Photo:
Added: 4 May 2011

Photo: Tom Oxley/NME

The 50 greatest festival performances ever

Rage Against The Machine, Reading and Leeds 2008 They’d only played a few shows since 2000 but their political message seemed ever-relevant and important. With their orange boiler suits (that were either a reference to Guatanamo or Sainsbury’s plastic bags) and blistering performance of ‘Killing In The Name’, they rose to the occasion.

Photo:
Added: 4 May 2011

Photo: PA

The 50 greatest festival performances ever

T-Rex, Glastonbury 1970 It was the very first Glasto (then known as ‘Pilton Festival’) and T Rex frontman Marc Bolan arrived in a velvet covered Buick. According to legend when Michael Eavis stroked his car, Bolan barked ‘DON’T TOUCH MY CAR MAN!’ Totally in the spirit of peace and love then...ahem... Their set saw them transition from long haired folkers to glam rock stars.

Photo:
Added: 4 May 2011

Photo: PA

The 50 greatest festival performances ever

Underworld, Reading 1996 As The Stone Roses painfully imploded on the Main Stage, Underworld were forcing people to use the word ‘banging’ about their rave-tastic set. Surfing on a wave of ‘Born Slippy’ ubiquity (thanks to ‘Trainspotting’), Underworld made the most of their moment with an unforgettable performance. Banging. (sorry).

Photo:
Added: 17 Mar 2011

Photo: PA

The 50 greatest festival performances ever

Queens Of The Stone Age, Glastonbury, 2002 Has there been a more rousing festival chant than ’Nicotine, valium, vicodin, marijuana, ecstasy and alcohol’? And no, we’re not counting Chumbawamba’s ‘Tumthumping’. Joined by Dave Grohl, Josh Homme and his rotating band of comrades played did indeed bust out ‘Feel Good Hit Of The Summer’ in a raucous set.

Photo:
Added: 4 May 2011

Photo: PA

The 50 greatest festival performances ever

Kevin Rowland, Reading, 1999 Kevin you look...different. It's the hair isn't it? Yes, the former Dexy’s Midnight Runner decided to mark his festival return by sporting suspenders, a white dress and eschewing the hits in favour of some odd covers (Whitney Houston’s ‘The Greatest Love Of All’, anyone?). “I’m a lay-dee” he insisted later (ok, he didn’t but he might as well have done).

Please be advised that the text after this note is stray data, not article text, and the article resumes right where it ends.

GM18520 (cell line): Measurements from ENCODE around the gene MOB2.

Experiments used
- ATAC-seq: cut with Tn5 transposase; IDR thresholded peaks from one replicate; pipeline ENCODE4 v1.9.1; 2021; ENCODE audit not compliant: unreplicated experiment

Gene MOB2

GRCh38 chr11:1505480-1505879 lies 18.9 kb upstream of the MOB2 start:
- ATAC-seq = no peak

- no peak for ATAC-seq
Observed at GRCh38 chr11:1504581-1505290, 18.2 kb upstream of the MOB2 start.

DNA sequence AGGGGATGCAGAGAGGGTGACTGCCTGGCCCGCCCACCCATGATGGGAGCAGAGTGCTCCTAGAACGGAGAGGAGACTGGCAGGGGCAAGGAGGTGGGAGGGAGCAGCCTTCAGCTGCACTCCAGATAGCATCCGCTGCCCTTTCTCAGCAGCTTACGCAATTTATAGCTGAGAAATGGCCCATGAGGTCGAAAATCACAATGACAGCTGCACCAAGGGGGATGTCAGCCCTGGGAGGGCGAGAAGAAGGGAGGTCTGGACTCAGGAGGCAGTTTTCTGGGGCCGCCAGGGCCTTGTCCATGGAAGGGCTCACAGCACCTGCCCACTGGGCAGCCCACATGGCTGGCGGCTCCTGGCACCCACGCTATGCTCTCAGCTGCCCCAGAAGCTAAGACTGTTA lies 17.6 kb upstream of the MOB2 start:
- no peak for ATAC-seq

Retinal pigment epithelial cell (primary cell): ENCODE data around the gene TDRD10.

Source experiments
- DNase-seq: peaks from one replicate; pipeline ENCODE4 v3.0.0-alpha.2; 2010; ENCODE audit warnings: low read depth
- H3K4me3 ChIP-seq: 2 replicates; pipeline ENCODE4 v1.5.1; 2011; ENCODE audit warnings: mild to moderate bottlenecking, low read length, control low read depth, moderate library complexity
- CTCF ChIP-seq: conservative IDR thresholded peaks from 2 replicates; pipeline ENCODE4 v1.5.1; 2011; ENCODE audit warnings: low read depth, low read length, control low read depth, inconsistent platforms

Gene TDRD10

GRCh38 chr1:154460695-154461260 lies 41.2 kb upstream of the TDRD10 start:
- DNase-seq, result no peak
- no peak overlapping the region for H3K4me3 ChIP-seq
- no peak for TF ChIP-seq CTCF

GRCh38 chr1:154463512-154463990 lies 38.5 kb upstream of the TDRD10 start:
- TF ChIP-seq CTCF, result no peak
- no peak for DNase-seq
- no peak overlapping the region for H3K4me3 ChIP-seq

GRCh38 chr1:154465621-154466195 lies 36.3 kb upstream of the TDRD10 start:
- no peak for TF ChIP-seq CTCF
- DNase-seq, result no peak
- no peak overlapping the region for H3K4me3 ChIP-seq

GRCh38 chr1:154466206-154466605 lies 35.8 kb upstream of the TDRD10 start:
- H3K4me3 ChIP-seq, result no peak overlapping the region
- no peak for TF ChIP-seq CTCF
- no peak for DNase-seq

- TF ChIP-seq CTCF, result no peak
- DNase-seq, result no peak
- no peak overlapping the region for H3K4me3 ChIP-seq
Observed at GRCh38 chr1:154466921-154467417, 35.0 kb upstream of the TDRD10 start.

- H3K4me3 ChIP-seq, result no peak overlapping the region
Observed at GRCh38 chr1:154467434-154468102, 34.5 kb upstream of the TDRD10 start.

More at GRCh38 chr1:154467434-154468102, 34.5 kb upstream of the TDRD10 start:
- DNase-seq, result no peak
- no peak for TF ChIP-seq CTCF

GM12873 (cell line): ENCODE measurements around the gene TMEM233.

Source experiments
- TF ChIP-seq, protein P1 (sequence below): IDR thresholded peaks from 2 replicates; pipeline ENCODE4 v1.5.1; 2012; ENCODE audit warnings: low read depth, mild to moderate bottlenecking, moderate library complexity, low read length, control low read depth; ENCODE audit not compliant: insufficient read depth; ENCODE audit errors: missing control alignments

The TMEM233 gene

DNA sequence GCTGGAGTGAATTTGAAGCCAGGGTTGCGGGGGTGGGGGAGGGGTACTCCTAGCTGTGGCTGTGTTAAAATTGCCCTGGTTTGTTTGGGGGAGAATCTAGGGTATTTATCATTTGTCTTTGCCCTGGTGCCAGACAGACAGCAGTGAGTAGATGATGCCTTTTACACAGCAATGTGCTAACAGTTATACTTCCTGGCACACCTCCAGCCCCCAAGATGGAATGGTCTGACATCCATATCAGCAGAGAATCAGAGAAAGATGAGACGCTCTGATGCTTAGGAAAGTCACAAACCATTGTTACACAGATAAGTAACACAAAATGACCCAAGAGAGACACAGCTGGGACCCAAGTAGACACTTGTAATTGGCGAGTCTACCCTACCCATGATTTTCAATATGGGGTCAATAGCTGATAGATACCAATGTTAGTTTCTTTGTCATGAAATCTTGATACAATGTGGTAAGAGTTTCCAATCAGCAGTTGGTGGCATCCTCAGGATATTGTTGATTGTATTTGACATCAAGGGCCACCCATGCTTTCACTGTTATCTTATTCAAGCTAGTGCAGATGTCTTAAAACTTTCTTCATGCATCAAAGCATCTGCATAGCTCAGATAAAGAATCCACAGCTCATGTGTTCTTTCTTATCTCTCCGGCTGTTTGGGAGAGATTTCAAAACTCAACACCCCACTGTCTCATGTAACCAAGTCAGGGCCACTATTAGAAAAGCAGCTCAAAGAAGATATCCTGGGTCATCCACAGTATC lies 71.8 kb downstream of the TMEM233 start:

Photo:
Added: 17 Mar 2011

Photo: PA

The 50 greatest festival performances ever

Paul McCartney, Glastonbury, 2004 Thankfully staying away from ‘We All Stand Together’ and ‘Mull Of Kintyre’, Macca busted out the Beatles hits (and of course the comedy thumbs) for one of the ultimate Glasto headlining slots. A set of all-ages joy.

Photo:
Added: 4 May 2011

Photo: PA

The 50 greatest festival performances ever

Madness, Bestival, 2007 For a festival that prides itself on being a load of ridiculous fun (they don’t have the fancy dress rule for nothing), who would you want to headline? No, the answer’s not ‘The Editors’, it’s got to be Madness. The reunited Nutty Boys' greatest hit set (‘One Step Beyond’, Baggy Trousers’, ‘House Of Fun’) hit all the right notes.

Photo:
Added: 4 May 2011

Photo: Andy Whitton/NME

The 50 greatest festival performances ever

The Libertines, Reading and Leeds 2010 Several hundred court cases and some dodgy solo albums later, the gloss on The Libertines career had almost certainly been tarnished. But not enough that the reformed four-piece didn’t cause joy and havoc (the Leeds show was halted after three songs due to ‘safety concerns’) amongst ecstatic Libs fans. Albion 4eva!

Photo:
Added: 4 May 2011

Photo: PA

The 50 greatest festival performances ever